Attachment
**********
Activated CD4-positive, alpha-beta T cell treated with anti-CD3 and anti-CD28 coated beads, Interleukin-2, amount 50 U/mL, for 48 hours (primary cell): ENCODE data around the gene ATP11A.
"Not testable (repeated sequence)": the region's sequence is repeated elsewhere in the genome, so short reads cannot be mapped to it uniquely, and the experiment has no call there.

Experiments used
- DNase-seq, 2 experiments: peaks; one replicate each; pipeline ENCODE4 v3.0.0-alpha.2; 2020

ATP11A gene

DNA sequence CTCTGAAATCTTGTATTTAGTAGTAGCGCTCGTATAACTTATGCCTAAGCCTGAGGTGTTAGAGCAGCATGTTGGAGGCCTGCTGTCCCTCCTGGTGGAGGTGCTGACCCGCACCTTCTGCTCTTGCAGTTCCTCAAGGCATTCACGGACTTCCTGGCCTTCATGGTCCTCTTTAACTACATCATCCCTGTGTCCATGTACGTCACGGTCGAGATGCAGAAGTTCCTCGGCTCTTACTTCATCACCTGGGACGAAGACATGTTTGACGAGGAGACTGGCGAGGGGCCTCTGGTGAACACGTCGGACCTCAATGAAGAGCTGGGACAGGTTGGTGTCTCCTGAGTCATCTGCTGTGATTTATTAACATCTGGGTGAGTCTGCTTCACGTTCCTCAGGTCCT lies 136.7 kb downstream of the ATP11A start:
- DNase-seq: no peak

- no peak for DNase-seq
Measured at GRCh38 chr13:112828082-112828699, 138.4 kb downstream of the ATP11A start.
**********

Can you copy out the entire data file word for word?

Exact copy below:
Activated CD4-positive, alpha-beta T cell treated with anti-CD3 and anti-CD28 coated beads, Interleukin-2, amount 50 U/mL, for 48 hours (primary cell): ENCODE data around the gene ATP11A.
"Not testable (repeated sequence)": the region's sequence is repeated elsewhere in the genome, so short reads cannot be mapped to it uniquely, and the experiment has no call there.

Experiments used
- DNase-seq, 2 experiments: peaks; one replicate each; pipeline ENCODE4 v3.0.0-alpha.2; 2020

ATP11A gene

DNA sequence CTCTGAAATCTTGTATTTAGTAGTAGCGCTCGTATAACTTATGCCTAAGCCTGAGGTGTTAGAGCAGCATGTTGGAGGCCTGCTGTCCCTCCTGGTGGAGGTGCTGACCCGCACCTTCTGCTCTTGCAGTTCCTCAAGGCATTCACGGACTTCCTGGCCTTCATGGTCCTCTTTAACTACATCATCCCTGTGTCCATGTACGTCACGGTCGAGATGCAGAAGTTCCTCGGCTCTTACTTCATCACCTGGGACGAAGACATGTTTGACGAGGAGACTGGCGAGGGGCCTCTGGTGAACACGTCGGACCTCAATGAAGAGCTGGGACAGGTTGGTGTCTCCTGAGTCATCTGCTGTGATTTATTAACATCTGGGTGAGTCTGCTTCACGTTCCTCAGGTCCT lies 136.7 kb downstream of the ATP11A start:
- DNase-seq: no peak

- no peak for DNase-seq
Measured at GRCh38 chr13:112828082-112828699, 138.4 kb downstream of the ATP11A start.